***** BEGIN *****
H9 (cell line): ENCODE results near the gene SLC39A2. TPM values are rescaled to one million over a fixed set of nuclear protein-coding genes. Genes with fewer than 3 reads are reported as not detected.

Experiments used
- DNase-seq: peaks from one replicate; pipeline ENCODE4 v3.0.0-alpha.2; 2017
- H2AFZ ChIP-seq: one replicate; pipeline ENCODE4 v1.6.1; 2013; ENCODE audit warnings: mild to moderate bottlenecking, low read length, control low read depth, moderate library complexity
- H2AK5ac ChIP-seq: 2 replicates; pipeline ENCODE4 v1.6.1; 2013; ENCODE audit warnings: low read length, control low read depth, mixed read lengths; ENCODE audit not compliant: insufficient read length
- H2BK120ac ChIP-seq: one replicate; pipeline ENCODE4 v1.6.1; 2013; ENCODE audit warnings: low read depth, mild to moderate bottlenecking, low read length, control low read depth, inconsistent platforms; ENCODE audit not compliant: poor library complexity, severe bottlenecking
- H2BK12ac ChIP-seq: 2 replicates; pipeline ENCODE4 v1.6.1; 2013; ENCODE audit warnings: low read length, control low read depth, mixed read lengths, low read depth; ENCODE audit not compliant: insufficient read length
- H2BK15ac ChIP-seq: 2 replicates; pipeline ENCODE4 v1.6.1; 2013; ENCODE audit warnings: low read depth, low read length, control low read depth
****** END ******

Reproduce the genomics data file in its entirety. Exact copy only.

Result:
H9 (cell line): ENCODE results near the gene SLC39A2. TPM values are rescaled to one million over a fixed set of nuclear protein-coding genes. Genes with fewer than 3 reads are reported as not detected.

Experiments used
- DNase-seq: peaks from one replicate; pipeline ENCODE4 v3.0.0-alpha.2; 2017
- H2AFZ ChIP-seq: one replicate; pipeline ENCODE4 v1.6.1; 2013; ENCODE audit warnings: mild to moderate bottlenecking, low read length, control low read depth, moderate library complexity
- H2AK5ac ChIP-seq: 2 replicates; pipeline ENCODE4 v1.6.1; 2013; ENCODE audit warnings: low read length, control low read depth, mixed read lengths; ENCODE audit not compliant: insufficient read length
- H2BK120ac ChIP-seq: one replicate; pipeline ENCODE4 v1.6.1; 2013; ENCODE audit warnings: low read depth, mild to moderate bottlenecking, low read length, control low read depth, inconsistent platforms; ENCODE audit not compliant: poor library complexity, severe bottlenecking
- H2BK12ac ChIP-seq: 2 replicates; pipeline ENCODE4 v1.6.1; 2013; ENCODE audit warnings: low read length, control low read depth, mixed read lengths, low read depth; ENCODE audit not compliant: insufficient read length
- H2BK15ac ChIP-seq: 2 replicates; pipeline ENCODE4 v1.6.1; 2013; ENCODE audit warnings: low read depth, low read length, control low read depth